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Lamentations 2. As the Bible says:

Lament for the Misery of Jerusalem

God has totally and completely humiliated His daughter, Zion. Seriously, he didn’t hold anything back. He let Babylonians destroy the temple in Jerusalem. God watched them tear down houses, walls, doors, and military bases. He even brought down the kingdoms and rulers of Judah.

God cut down all of Judah “in fierce anger”

This is the underestimation of the 6th century BC.  The poet thinks that the Almighty stopped helping people. He acted like an enemy who was ready to shoot arrows directly at them. He even killed his own people. God rained down fire and destroyed the whole city. And his whole way of life. God just left the suffering and agony in place. Seriously, he doesn’t play games.

Probably the worst part is that God took out his own house. The Temple is gone and so is the tabernacle that was inside. Now there is no reason to celebrate festivals or observe the Sabbath. God has given this sacred place to his enemies. It’s super awesome and sad.

There are no more kings. No more priests. There is no one to lead the people. All anyone can do is sit on the streets and cry. The Poet personally spends most of his time crying. The Poet is literally sick to his stomach when he sees what happened to his city. Babies are starving in the streets. Their mothers are begging for food and wine while their children collapse in their arms. It is horrible.

How can the poet discover how to describe all this? What could he compare it to? I have never seen anything so horrible before. What can he say to comfort people? Is there anyone who can heal the city? It seems that the answer to those questions is a big “no”.

Before the city fell, the city’s prophets led everyone astray when they said things would be all right. They were a little out of line with those predictions. Just a little. Now everyone in the world is making fun of Judah. This is a delightful victory for the enemies of Judah. They had waited so long to bring them down. Now, they finally have to see Jerusalem fall and they love it. It’s like Christmas … you know, even before there was Christmas.

All this happened just as God said it would. He threatened people with destruction a long time ago and they never listened. He finally fulfilled his promise. That’s one thing about God. He has a long memory. The poet tells people that they need to cry out to God. They should spend all their time crying, weeping and repenting for the bad things they have done. Perhaps then God will stop allowing little babies to starve. Perhaps…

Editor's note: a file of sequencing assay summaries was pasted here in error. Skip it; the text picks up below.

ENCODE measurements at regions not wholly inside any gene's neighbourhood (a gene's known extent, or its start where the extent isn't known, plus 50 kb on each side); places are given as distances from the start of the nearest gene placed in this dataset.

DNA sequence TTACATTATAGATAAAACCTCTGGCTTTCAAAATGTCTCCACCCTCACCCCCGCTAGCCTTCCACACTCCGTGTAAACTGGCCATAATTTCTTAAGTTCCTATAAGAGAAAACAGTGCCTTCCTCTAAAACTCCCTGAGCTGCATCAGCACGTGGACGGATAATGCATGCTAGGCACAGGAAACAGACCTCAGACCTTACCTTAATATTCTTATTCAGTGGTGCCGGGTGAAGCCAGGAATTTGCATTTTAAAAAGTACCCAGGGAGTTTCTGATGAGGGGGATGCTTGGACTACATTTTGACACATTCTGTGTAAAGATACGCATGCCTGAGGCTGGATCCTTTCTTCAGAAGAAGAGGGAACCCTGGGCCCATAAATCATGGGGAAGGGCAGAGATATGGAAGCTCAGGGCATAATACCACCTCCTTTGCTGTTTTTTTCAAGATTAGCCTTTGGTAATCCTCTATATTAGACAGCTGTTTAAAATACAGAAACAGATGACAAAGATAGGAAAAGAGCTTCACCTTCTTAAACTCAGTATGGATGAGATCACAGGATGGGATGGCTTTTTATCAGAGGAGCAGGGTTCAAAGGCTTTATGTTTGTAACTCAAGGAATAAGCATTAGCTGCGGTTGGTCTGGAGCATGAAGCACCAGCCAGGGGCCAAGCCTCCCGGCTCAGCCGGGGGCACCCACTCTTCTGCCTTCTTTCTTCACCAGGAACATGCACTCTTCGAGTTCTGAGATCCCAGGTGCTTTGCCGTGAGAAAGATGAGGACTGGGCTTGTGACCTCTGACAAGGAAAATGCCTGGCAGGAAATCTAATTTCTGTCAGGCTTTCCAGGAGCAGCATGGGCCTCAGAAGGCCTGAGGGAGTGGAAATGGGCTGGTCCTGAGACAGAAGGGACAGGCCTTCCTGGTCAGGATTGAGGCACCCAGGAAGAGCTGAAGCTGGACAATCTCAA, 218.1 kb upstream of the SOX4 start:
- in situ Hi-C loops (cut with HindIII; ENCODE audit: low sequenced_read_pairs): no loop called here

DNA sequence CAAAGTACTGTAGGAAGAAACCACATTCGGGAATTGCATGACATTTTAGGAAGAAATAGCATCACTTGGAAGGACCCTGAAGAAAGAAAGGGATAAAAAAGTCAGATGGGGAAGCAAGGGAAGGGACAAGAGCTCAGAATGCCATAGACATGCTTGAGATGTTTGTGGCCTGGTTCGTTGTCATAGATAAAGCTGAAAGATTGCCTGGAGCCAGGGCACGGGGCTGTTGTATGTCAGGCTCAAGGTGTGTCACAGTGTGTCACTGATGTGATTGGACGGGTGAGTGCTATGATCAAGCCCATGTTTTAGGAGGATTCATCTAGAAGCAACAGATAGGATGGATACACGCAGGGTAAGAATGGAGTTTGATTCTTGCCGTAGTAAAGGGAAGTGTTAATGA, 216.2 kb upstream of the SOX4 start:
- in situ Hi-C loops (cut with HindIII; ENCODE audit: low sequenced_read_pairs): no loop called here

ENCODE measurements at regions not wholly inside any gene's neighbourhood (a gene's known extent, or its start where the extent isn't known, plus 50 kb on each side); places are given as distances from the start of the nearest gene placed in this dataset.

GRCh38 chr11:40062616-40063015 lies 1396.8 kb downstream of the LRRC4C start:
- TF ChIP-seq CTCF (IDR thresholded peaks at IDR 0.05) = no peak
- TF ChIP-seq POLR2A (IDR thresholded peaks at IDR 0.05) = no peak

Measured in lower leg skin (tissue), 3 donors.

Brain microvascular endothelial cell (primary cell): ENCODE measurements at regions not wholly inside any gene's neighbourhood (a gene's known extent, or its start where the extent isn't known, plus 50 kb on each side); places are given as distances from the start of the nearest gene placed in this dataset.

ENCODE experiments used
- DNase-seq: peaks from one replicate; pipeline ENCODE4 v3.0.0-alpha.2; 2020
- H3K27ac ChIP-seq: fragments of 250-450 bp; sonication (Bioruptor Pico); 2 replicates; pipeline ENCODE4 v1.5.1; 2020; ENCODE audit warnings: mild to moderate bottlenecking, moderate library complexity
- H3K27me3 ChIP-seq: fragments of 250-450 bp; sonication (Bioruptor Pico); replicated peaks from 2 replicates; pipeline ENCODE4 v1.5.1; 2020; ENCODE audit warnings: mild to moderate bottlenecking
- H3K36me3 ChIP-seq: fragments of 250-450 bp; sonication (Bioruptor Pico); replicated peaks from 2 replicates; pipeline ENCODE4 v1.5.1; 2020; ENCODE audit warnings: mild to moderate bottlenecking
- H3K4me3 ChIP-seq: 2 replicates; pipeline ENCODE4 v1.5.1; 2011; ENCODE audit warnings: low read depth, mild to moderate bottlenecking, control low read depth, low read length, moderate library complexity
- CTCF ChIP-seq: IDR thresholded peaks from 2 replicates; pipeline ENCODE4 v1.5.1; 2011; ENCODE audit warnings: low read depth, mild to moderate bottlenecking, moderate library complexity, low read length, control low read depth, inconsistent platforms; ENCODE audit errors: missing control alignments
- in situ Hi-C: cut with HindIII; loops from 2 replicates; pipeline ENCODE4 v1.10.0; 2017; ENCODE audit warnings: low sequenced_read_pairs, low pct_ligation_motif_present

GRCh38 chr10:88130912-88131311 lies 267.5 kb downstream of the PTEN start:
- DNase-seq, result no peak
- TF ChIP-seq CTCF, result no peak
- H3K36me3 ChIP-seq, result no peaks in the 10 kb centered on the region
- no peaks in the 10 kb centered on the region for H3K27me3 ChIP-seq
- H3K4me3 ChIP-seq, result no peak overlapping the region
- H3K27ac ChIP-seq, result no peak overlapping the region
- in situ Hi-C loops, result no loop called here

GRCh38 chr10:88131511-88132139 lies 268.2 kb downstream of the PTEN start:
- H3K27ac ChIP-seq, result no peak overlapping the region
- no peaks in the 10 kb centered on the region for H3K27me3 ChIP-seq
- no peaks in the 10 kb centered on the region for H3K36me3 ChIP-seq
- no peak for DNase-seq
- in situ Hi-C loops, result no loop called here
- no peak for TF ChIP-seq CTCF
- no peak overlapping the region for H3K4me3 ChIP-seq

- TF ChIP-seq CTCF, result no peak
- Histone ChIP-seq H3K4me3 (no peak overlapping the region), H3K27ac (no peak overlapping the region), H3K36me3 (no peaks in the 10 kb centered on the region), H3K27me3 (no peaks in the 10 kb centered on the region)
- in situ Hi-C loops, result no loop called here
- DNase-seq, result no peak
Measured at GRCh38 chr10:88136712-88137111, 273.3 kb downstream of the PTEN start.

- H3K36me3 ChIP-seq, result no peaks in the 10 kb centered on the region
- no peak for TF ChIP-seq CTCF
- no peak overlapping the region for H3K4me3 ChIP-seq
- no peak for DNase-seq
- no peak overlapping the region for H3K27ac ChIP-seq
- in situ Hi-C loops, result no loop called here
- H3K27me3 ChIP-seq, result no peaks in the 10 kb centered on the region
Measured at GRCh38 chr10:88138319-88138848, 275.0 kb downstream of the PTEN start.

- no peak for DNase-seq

Seriously, God. Look what you’ve done. Think of the misery you have inflicted on the chosen people. It’s quite a horrible scene. Is it right for a mother to eat her own children because she is starving? Should a priest be killed while serving at the Temple of God? Is this great with you, God? Is it?

Many people are dead. Both young and old. Those who are left are in total misery. God killed these people in anger. He had no mercy on them. It is as if he made a feast and invited all the enemies of Judah. Then, he lay back and watched as his children were forced from their homes and killed.

Commentary on Lamentations 2: 1-9

Here is a sad representation of the state of the church of God, of Jacob and Israel; but the warning seems to refer mainly to the hand of the Lord in his calamities. However, God is not the enemy of His people when He is angry with them and corrects them. 

And the doors and bars are useless when God withdraws his protection. It is right with God to bring down those by judgments, who degrade themselves by sin; and to deprive those of the benefit and comfort of the Sabbaths and ordinances, who have not properly valued and observed them. 

What should they do with Bibles, which do not improve them? Those who abuse the prophets of God lose them in righteousness. It becomes necessary, though painful, to turn the thoughts of the afflicted to the hand of God raised against them, and to their sins as the source of their miseries.

Commentary on Lamentations 2: 10-22

The causes of the regret are described. Crowds perished from hunger. Even small children were killed by their mother’s hands, and eaten, according to the threat, Deuteronomy 28:53. Their false prophets deceived them. 

And their neighbors laughed at them. It is a great sin to joke about the miseries of others, and it adds much sorrow to the afflicted. Their enemies triumphed over them. The enemies of the church tend to take their shocks for their ruins; but they will find themselves deceived. 

Calls are made to lamentation; and comforts are sought for the cure of these lamentations. Prayer is an ointment for every sorrow, even for pain; a remedy for every disease, even the most serious. Our business in prayer is to refer our case to the Lord and leave it with him. His will be done. We fear God, and let us walk humbly before him, and take heed lest we fall.

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